Can you share some insights into your creative process? What techniques and tools do you use to bring your ideas to life?
I like mixing different materials and my preferred combination is acrylics, ink, and watercolors. I primarily work with handmade cotton and linen fine art papers and canvases. My creative process typically unfolds in reverse—I begin with abstract color stains, layering expressive and undefined shapes that emerge from my subconscious. This initial stage is almost a wild and savage approach, gradually evolving into a figurative world as the session progresses.
As I work, I start to “recognize” figures within the abstract shapes, constructing the realm of “my creatures.” The most defined elements, often ink drawings and lines, become the topmost layer in the process. Additionally, I occasionally incorporate materials found in the neighborhood, repurposing vintage suitcases and frames I discover in the street to create masks and ready-made objects. If I come across interesting fabric, I might use it with glue and paper to add texture and additional layers to my canvases.
You’ve exhibited your work in Europe, the Middle East, and the United States. Can you share some memorable experiences or lessons learned from these exhibitions?
Exhibiting my work in different countries and continents has brought so many beautiful moments; the possibility to travel and meet people, to discover their customs and traditions, their culture and language. Nearly every project journey introduced me to at least one person who became a friend and left a lasting impact on my life. I learned a lot! So far, I speak four languages—though I consider myself in a continual learning process with room for improvement.
Regrettably, these exhibition opportunities have significantly decreased since the onset of covid. Organizing shows has become more complicated, with higher shipping costs and fewer good opportunities available. The shift to online platforms has become predominant. Currently, I am focusing on finding a reputable gallery here in Barcelona, my current place of residence. I want the local community to have the chance to discover my creations, as seeing art in person offers a completely different experience than perceiving it through a phone or computer screen.
What impact do you hope your art has on people who view it? Is there a message or feeling you aim to convey through your work?
I hope my art might move people intellectually and emotionally, and make them feel and think more. I do not expect people to find it beautiful in classical terms but I hope they will find a deeper understanding and meaning to it.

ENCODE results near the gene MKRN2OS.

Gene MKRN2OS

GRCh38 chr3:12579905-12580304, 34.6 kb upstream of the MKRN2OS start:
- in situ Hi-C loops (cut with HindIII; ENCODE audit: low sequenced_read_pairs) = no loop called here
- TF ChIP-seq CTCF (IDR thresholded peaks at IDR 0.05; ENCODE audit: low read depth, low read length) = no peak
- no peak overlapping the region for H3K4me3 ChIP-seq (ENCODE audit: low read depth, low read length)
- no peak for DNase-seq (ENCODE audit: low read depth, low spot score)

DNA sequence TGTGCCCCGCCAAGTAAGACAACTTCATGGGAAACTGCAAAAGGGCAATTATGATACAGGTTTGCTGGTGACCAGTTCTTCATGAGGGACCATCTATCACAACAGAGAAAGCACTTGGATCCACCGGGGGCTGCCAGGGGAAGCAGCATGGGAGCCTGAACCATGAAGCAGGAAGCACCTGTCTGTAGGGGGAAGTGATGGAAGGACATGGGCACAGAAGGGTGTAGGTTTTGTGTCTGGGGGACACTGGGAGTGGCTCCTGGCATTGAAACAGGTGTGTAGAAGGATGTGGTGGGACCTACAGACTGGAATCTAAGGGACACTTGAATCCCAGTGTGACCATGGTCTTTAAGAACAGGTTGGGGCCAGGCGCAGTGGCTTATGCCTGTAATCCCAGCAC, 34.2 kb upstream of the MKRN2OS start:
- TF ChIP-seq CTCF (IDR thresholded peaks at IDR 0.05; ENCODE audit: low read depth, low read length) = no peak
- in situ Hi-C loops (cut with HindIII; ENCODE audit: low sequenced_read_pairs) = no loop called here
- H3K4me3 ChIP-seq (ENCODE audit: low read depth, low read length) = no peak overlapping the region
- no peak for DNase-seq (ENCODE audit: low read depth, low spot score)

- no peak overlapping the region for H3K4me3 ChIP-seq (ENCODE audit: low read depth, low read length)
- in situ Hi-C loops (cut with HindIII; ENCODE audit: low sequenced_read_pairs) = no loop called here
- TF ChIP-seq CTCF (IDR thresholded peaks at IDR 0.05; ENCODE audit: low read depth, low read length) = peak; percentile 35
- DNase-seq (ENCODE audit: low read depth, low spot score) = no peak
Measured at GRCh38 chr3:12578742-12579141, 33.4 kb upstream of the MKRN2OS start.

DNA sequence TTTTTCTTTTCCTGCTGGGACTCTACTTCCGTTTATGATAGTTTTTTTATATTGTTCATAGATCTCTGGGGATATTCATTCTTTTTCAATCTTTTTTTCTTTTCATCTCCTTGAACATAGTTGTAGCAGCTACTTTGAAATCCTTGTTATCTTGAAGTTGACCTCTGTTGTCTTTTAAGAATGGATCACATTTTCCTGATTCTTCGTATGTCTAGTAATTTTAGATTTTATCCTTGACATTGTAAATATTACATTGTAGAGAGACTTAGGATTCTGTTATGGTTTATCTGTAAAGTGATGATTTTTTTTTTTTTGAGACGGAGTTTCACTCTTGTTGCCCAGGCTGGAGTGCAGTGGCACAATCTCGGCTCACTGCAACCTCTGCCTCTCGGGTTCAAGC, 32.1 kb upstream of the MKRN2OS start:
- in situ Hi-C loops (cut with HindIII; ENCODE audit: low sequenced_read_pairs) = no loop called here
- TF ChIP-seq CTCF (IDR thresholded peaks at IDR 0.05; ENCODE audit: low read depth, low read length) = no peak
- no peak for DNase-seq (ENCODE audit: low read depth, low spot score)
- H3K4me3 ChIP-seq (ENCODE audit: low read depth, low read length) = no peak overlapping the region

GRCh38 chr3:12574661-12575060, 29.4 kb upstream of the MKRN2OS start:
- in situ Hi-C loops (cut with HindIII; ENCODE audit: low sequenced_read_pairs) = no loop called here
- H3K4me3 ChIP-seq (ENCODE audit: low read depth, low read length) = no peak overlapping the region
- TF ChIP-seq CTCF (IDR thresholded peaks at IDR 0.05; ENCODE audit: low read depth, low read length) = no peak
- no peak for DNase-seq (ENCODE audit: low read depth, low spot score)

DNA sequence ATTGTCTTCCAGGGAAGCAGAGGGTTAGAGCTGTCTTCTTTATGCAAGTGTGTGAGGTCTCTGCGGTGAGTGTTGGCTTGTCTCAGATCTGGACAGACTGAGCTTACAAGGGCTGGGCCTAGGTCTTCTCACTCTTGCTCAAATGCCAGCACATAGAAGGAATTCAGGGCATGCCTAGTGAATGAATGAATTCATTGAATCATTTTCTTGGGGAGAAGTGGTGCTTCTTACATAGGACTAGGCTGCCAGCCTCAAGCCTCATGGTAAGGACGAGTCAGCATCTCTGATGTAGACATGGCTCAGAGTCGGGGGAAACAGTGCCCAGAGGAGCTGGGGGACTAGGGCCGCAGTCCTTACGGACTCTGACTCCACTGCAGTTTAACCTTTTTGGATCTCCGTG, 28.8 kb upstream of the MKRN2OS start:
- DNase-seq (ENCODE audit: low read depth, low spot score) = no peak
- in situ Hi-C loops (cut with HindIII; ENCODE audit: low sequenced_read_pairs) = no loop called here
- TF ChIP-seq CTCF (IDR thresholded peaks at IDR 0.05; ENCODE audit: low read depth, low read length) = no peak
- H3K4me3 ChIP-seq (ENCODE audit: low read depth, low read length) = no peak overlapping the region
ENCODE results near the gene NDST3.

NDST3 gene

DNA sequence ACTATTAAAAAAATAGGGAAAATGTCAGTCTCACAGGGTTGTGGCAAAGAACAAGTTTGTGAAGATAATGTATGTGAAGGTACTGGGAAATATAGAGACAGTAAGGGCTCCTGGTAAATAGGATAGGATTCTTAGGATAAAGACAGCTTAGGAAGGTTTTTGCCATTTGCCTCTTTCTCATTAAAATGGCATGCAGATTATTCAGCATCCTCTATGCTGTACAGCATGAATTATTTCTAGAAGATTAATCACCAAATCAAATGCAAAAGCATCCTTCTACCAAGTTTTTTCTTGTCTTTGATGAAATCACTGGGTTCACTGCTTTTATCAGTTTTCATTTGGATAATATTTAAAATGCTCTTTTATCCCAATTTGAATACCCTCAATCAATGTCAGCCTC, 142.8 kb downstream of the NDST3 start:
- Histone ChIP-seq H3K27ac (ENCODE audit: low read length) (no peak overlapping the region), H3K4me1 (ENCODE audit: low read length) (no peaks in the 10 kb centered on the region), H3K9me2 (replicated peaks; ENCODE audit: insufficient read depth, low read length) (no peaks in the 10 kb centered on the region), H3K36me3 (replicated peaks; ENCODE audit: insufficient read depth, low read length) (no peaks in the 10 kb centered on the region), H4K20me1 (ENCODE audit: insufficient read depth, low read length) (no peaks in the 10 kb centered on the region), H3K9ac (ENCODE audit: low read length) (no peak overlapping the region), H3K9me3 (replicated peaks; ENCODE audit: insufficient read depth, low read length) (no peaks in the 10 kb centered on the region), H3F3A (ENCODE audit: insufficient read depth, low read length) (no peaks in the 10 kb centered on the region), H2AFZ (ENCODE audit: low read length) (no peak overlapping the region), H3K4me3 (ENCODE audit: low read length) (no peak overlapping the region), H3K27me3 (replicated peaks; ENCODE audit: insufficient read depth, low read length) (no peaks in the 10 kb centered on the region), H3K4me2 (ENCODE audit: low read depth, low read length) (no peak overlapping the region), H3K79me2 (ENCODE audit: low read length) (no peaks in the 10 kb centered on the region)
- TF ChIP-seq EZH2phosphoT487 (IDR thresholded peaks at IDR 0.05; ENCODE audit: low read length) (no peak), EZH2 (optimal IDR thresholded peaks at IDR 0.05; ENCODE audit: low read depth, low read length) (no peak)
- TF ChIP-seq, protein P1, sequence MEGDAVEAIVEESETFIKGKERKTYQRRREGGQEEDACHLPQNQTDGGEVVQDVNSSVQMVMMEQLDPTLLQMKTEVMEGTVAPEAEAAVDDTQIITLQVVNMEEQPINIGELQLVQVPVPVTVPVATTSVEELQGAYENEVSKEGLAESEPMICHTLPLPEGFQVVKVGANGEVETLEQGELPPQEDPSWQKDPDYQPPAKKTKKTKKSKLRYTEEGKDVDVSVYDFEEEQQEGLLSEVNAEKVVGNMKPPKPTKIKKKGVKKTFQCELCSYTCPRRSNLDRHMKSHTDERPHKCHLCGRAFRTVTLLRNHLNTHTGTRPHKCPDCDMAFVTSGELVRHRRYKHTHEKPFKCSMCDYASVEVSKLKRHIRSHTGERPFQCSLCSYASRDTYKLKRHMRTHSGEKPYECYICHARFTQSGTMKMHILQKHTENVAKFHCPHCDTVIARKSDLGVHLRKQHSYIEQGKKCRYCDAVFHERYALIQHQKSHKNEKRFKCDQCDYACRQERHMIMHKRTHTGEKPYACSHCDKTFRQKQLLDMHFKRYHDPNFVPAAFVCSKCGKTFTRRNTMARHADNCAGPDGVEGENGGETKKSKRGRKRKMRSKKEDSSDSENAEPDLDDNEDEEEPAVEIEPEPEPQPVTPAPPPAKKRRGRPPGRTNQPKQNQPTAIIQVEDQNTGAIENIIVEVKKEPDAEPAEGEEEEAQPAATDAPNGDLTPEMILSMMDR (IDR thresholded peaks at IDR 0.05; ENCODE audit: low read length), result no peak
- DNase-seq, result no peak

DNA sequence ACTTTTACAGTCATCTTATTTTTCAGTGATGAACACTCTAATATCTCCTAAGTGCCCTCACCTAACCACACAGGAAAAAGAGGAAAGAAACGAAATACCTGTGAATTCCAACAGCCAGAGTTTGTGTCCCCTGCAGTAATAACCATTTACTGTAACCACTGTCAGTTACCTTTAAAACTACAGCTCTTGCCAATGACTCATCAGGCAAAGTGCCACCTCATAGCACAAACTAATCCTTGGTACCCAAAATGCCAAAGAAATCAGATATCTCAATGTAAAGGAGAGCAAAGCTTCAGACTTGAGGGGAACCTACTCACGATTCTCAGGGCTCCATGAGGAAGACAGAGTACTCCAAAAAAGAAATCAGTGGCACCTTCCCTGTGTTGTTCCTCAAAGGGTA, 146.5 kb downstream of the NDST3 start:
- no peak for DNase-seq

I wish my art becomes almost a sacred, precious object for a collector who buys it, definitely, not a decorative piece just to fill the walls matching colours with sofa, carpet etc. When I create a piece I always think a lot about the whole art history, how some pieces are timeless and they travel through space and time overcoming trends and current fashions. I hope my art might do the same 🙂
How do you envision the future of your art? Are there any upcoming projects or themes you’re excited to explore?
Art is a part of the human experience, continually evolving and undergoing metamorphosis over time. This ongoing process has given rise to different art trends. Some survive and some are forgotten in the layers of time. I think art will never disappear as it’s a human necessity, a spiritual conduit connecting us with something bigger and higher than ordinary daily life. Art is deeply connected to the spirit of humanity.
Talking about current projects I have just published an art book in Serbia, called “Why do Ladybirds Eat People? (where ladybirds are symbols for emotions and emotional states:) and it consists of 160 double-spread illustrations, a pretty ambitious, dark and provoking book. The poems are written in Serbian, but the illustrations are very understandable and universal so to speak. (If you’re interested in purchasing this book you can write directly to me for the instructions:)
I am working on translation(s) right now, as I would love to offer this Art book to international publishers in the English, Italian and Spanish markets. Beyond this, I am working on a series of paintings and drawings called “Department of the Lost and Found Souls”. I started to work on it at the beginning of this year when my beloved dog died. You can see a part of the series here.
As the Christmas season is ahead of us, I would also love to share my Etsy shop link with your readers: etsy.com/shop/valentinabrostean. I’ll add some new items soon, from limited edition signed prints to original drawings and paintings. It might be a good occasion for art lovers to find a perfect original gift 😉
There is one particular gallery in Barcelona called 3punts that I really love and appreciate a lot, and I would definitely love to draw their attention to my art, so I also hope they might read and enjoy this interview.
I wish to kindly thank you for this precious opportunity to share my world with your readers and hopefully, they will be curious enough to learn more about my creative universe.